There have been a staggering 44 drownings in B.C. so far this year.
That’s compared to 28 water-related tragedies by this time in 2017, according to the Lifesaving Society, which is urging British Columbians to be prepared when heading for the water.
Dale Miller, executive director of the society’s B.C. and Yukon branch, said this year’s uptick follows years of declining fatalities from a high of 80 drownings in 2015.
“I believe the prolonged stretch of good weather this year is a factor,” he said in an email to Black Press Media. Roughly 67 per cent of all drownings in the province happen between May and September.
One statistic that sets this year apart from others, the society said, is that four of the drowning victims were would-be rescuers who got into trouble themselves while trying to save another person’s life.
Most drownings occurred while boating, according to the society’s 2018 report, followed by swimming. Roughly 37 per cent occurred on a lake or pond, 28 per cent in a river, 16 per cent in the ocean, seven per cent in a bathtub and four per cent in a pool.
Two of this year’s drownings happened on Buntzen Lake, the first involving a male teen and the second a man in his 40s. There, the underwater terrain often catches people off guard, rescue officials have said.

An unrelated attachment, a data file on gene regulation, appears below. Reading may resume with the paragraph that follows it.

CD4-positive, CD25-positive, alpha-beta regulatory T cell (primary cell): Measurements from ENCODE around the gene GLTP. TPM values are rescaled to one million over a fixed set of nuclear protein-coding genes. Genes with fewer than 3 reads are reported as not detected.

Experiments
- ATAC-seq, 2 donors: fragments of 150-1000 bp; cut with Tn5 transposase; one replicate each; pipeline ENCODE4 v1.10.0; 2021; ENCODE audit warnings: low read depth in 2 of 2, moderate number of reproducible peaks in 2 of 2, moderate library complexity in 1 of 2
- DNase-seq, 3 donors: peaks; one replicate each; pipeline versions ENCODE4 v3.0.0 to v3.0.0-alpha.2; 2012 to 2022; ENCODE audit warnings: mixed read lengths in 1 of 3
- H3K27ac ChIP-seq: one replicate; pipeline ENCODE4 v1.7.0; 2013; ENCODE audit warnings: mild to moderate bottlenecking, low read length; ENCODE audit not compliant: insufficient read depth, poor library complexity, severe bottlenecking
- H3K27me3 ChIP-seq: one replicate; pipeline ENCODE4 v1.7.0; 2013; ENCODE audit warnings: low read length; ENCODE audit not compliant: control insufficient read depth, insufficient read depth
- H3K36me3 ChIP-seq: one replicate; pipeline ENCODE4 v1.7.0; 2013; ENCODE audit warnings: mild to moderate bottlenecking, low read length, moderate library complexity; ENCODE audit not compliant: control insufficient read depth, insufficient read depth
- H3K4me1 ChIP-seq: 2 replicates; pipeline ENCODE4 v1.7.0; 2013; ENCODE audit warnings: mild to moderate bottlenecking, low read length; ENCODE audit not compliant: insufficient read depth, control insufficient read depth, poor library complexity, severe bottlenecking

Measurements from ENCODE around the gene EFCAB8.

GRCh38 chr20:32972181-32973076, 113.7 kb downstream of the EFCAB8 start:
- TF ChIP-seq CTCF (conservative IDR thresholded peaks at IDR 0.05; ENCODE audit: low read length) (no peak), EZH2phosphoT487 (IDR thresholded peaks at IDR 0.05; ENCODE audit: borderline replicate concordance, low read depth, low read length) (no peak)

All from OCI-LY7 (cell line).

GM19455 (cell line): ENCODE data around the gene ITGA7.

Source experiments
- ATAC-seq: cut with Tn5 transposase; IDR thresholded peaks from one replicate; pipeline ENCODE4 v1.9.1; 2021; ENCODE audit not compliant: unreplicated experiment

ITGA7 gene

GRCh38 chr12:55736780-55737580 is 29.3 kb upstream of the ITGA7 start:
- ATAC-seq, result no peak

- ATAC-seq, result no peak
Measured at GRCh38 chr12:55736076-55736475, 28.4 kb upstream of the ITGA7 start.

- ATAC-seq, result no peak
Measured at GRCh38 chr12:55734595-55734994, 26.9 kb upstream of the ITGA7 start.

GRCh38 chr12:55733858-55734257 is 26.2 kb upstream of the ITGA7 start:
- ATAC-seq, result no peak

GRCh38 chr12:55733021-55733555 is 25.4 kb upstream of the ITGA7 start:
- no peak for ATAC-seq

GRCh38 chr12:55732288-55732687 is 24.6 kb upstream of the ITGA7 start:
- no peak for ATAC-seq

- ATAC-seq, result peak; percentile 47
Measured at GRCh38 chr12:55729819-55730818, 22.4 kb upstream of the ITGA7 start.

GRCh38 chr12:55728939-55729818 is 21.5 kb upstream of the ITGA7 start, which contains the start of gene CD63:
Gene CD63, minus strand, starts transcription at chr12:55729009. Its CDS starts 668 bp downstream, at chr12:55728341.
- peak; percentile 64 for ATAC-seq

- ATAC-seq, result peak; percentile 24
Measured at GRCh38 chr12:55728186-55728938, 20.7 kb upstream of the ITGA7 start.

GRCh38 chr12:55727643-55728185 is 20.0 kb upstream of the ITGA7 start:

There have also been a number of close calls, such as along the choppy waters of the Chilliwack-Vedder River, which often results in log jams on curves of the channel.
According to drowning data over the last decade, a majority of water fatalities occur in southern B.C.
Statistics show all B.C. drowning incidents this year were preventable.
Risk factors that played a role in almost all the deaths, regardless of what the person was doing when they drowned, includes not wearing a personal flotation device, alcohol consumption and being out on the water alone.
Eighty-eight per cent of all drownings of a child are due to either distracted or non-existent supervision.
“All boaters and paddlers should wear a personal flotation device (PFD), not just have one in the boat with them,” said chief coroner Lisa Lapointe in a June news release.
“Additionally, children, non-swimmers and weak swimmers should wear a PFD anytime they’re in or near the water. People don’t realize how quickly they can get into trouble – particularly when they’re in unfamiliar waters.”
To check out tips to stay safe near water, visit Lifesaving.bc.ca